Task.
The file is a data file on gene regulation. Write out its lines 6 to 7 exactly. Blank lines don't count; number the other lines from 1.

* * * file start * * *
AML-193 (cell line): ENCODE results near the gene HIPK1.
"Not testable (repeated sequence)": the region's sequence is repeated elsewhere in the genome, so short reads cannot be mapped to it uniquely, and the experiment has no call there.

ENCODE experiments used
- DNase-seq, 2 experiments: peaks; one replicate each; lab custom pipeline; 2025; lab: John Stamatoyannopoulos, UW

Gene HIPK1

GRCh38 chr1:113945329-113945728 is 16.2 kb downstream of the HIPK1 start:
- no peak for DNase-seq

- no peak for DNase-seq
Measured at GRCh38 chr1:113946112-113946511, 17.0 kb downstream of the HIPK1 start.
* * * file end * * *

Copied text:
GRCh38 chr1:113945329-113945728 is 16.2 kb downstream of the HIPK1 start:
- no peak for DNase-seq